Structure of the Wave Function of Crystalline 4He

  • S. A. Vitiello
  • K. J. Runge
  • M. H. Kalos
Conference paper
Part of the Springer Proceedings in Physics book series (SPPHY, volume 33)


The nature of the wave function for quantum crystals has been an outstanding problem for some time. Although a Jastrow product wave function gives a qualitatively correct description of the liquid, and although such a wave function can describe a crystal, the result is in serious disagreement with experiment. The standard treatment is to construct a lattice and directly couple the particles to its sites. Although this gives fair numerical agreement with some crystal properties, it is at the expense of breaking the Bose symmetry of the crystal. We introduce here a new class of trial wave functions that are symmetric under particle exchange. They give a lower variational energy than, and have properties comparable with those given by trial functions in which atoms are explicitly localized.


Wave Function Trial Function Triangular Lattice Real Particle Trial Wave Function 
These keywords were added by machine and not by the authors. This process is experimental and the keywords may be updated as the learning algorithm improves.


Unable to display preview. Download preview PDF.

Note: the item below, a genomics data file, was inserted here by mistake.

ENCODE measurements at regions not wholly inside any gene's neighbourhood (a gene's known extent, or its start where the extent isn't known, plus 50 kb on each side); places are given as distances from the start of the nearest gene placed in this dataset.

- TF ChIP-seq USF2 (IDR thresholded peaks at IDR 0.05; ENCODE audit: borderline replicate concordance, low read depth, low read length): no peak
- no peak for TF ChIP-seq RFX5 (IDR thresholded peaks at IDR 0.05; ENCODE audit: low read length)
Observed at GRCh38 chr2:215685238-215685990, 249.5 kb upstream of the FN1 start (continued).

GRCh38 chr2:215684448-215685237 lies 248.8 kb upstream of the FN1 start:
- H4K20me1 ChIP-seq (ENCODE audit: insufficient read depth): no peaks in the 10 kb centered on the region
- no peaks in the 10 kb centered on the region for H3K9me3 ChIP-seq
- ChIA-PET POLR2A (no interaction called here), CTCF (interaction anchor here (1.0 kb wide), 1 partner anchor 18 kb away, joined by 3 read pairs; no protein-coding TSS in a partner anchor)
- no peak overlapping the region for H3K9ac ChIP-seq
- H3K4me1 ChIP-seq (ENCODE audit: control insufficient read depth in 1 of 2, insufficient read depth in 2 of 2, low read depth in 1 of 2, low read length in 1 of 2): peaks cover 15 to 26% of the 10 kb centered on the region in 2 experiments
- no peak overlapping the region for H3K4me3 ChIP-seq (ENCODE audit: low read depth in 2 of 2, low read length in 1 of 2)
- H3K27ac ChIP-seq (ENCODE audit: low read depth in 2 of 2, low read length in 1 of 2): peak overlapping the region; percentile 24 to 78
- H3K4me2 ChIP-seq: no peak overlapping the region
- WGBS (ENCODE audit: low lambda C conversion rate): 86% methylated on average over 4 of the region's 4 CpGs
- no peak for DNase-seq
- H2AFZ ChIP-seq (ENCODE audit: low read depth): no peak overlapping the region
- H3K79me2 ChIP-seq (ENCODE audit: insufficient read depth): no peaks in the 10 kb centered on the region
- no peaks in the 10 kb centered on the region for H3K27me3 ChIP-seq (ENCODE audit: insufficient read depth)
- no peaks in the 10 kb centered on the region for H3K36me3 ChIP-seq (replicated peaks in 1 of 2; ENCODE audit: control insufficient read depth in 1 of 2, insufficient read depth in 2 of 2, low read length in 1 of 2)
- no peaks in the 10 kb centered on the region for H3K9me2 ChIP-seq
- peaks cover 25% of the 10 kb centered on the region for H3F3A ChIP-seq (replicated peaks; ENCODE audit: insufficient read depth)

Unable to display preview. Download preview PDF.


  1. 1.
    J. P. Hansen and D. Levesque, Phys. Rev. 165, 293 (1968).ADSCrossRefGoogle Scholar
  2. 2.
    L. H. Nosanow, Phys. Rev. Lett. 13, 270 (1964).ADSCrossRefGoogle Scholar
  3. 3.
    We are concerned here with systems obeying periodic boundary conditions. In this case it can be shown that the true ground state wave function is translationally invariant even in the solid phase.Google Scholar
  4. 4.
    Silvio Vitiello, Karl Runge and M. H. Kalos, Phys. Rev. Lett. 60, 1970 (1988).ADSCrossRefGoogle Scholar
  5. 5.
    R. P. Feynman, Statistical Mechanics, W. A. Benjamin, Inc., Reading, 1972.Google Scholar
  6. 6.
    K. Schmidt, M. H. Kalos, M. A. Lee and G. V. Chester, Phys. Rev. Lett. 45, 573 (1980).ADSCrossRefGoogle Scholar
  7. 7.
    N. Metropolis, A. W. Rosenbluth, M. N. Rosenbluth, A. H. Teller and E. Teller, J. Chem. Phys. 21, 1087 (1953).ADSCrossRefGoogle Scholar
  8. 8.
    R. A. Aziz, V. P. S. Nain, J. S. Carley, W. L. Taylor and G. T. McConville, J. Chem. Phys. 70, 4330 (1970).ADSCrossRefGoogle Scholar
  9. 9.
    W. L. McMillan, Phys. Rev. 138, A442 (1965).ADSCrossRefGoogle Scholar
  10. 10.
    M. H. Kalos and P. A. Whitlock, Monte Carlo Methods, John Wiley & Sons, New York, 1986.MATHCrossRefGoogle Scholar
  11. 11.
    J. P. Hansen and I. R. McDonald, Theory of Simple Liquids, Academic Press, London, 1976.Google Scholar

Copyright information

© Springer-Verlag Berlin Heidelberg 1988

Authors and Affiliations

  • S. A. Vitiello
    • 1
  • K. J. Runge
    • 1
  • M. H. Kalos
    • 1
  1. 1.Courant Institute of Mathematical SciencesNew York UniversityNew YorkUSA

Personalised recommendations